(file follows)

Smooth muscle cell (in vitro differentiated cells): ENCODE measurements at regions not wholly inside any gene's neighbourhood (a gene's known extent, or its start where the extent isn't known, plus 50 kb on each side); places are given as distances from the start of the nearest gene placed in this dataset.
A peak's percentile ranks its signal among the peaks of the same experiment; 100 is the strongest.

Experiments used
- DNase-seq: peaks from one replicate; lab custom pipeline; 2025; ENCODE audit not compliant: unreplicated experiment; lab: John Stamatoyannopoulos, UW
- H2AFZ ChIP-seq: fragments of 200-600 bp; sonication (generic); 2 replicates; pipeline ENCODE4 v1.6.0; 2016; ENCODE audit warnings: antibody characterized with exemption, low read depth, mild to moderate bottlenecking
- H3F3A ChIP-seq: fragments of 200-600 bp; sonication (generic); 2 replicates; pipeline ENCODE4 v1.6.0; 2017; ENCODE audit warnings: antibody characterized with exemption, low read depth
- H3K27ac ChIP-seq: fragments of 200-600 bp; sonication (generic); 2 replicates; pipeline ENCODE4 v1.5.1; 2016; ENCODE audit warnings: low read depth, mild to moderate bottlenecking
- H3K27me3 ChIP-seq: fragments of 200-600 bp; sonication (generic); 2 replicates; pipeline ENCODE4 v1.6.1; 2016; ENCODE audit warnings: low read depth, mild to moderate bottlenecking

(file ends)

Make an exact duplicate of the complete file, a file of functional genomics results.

Smooth muscle cell (in vitro differentiated cells): ENCODE measurements at regions not wholly inside any gene's neighbourhood (a gene's known extent, or its start where the extent isn't known, plus 50 kb on each side); places are given as distances from the start of the nearest gene placed in this dataset.
A peak's percentile ranks its signal among the peaks of the same experiment; 100 is the strongest.

Experiments used
- DNase-seq: peaks from one replicate; lab custom pipeline; 2025; ENCODE audit not compliant: unreplicated experiment; lab: John Stamatoyannopoulos, UW
- H2AFZ ChIP-seq: fragments of 200-600 bp; sonication (generic); 2 replicates; pipeline ENCODE4 v1.6.0; 2016; ENCODE audit warnings: antibody characterized with exemption, low read depth, mild to moderate bottlenecking
- H3F3A ChIP-seq: fragments of 200-600 bp; sonication (generic); 2 replicates; pipeline ENCODE4 v1.6.0; 2017; ENCODE audit warnings: antibody characterized with exemption, low read depth
- H3K27ac ChIP-seq: fragments of 200-600 bp; sonication (generic); 2 replicates; pipeline ENCODE4 v1.5.1; 2016; ENCODE audit warnings: low read depth, mild to moderate bottlenecking
- H3K27me3 ChIP-seq: fragments of 200-600 bp; sonication (generic); 2 replicates; pipeline ENCODE4 v1.6.1; 2016; ENCODE audit warnings: low read depth, mild to moderate bottlenecking